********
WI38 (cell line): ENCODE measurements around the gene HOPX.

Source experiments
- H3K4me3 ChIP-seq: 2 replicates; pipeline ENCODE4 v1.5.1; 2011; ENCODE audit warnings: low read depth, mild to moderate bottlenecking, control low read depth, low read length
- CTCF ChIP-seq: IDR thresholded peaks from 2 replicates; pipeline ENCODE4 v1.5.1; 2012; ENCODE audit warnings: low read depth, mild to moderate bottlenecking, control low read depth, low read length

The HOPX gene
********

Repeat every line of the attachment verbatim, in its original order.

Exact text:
WI38 (cell line): ENCODE measurements around the gene HOPX.

Source experiments
- H3K4me3 ChIP-seq: 2 replicates; pipeline ENCODE4 v1.5.1; 2011; ENCODE audit warnings: low read depth, mild to moderate bottlenecking, control low read depth, low read length
- CTCF ChIP-seq: IDR thresholded peaks from 2 replicates; pipeline ENCODE4 v1.5.1; 2012; ENCODE audit warnings: low read depth, mild to moderate bottlenecking, control low read depth, low read length

The HOPX gene